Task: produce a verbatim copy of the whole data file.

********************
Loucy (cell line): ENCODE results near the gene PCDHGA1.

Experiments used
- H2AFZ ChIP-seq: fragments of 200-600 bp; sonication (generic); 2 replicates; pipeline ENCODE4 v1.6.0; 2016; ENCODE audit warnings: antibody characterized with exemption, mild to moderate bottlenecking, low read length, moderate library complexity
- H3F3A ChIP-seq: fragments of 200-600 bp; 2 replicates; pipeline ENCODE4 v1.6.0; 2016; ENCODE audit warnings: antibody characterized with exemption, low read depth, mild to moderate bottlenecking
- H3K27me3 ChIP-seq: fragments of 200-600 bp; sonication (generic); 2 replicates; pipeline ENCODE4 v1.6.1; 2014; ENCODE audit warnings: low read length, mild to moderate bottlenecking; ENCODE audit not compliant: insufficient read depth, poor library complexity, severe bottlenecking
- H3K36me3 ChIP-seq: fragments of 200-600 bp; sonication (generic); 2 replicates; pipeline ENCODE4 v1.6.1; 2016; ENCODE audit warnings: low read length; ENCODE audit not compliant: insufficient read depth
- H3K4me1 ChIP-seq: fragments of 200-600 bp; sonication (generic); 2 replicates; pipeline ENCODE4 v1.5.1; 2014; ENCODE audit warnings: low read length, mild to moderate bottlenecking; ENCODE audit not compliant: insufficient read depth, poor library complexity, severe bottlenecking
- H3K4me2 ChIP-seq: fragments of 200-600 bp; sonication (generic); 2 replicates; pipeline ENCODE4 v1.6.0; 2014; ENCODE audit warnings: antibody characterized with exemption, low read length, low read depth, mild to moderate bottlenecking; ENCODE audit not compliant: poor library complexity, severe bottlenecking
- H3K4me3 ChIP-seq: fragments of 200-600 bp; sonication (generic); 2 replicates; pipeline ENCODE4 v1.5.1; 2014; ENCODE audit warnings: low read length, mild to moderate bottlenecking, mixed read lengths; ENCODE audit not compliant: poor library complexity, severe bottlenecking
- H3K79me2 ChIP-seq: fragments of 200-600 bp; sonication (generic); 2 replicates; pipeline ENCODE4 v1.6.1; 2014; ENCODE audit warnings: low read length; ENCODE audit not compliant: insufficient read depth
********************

Loucy (cell line): ENCODE results near the gene PCDHGA1.

Experiments used
- H2AFZ ChIP-seq: fragments of 200-600 bp; sonication (generic); 2 replicates; pipeline ENCODE4 v1.6.0; 2016; ENCODE audit warnings: antibody characterized with exemption, mild to moderate bottlenecking, low read length, moderate library complexity
- H3F3A ChIP-seq: fragments of 200-600 bp; 2 replicates; pipeline ENCODE4 v1.6.0; 2016; ENCODE audit warnings: antibody characterized with exemption, low read depth, mild to moderate bottlenecking
- H3K27me3 ChIP-seq: fragments of 200-600 bp; sonication (generic); 2 replicates; pipeline ENCODE4 v1.6.1; 2014; ENCODE audit warnings: low read length, mild to moderate bottlenecking; ENCODE audit not compliant: insufficient read depth, poor library complexity, severe bottlenecking
- H3K36me3 ChIP-seq: fragments of 200-600 bp; sonication (generic); 2 replicates; pipeline ENCODE4 v1.6.1; 2016; ENCODE audit warnings: low read length; ENCODE audit not compliant: insufficient read depth
- H3K4me1 ChIP-seq: fragments of 200-600 bp; sonication (generic); 2 replicates; pipeline ENCODE4 v1.5.1; 2014; ENCODE audit warnings: low read length, mild to moderate bottlenecking; ENCODE audit not compliant: insufficient read depth, poor library complexity, severe bottlenecking
- H3K4me2 ChIP-seq: fragments of 200-600 bp; sonication (generic); 2 replicates; pipeline ENCODE4 v1.6.0; 2014; ENCODE audit warnings: antibody characterized with exemption, low read length, low read depth, mild to moderate bottlenecking; ENCODE audit not compliant: poor library complexity, severe bottlenecking
- H3K4me3 ChIP-seq: fragments of 200-600 bp; sonication (generic); 2 replicates; pipeline ENCODE4 v1.5.1; 2014; ENCODE audit warnings: low read length, mild to moderate bottlenecking, mixed read lengths; ENCODE audit not compliant: poor library complexity, severe bottlenecking
- H3K79me2 ChIP-seq: fragments of 200-600 bp; sonication (generic); 2 replicates; pipeline ENCODE4 v1.6.1; 2014; ENCODE audit warnings: low read length; ENCODE audit not compliant: insufficient read depth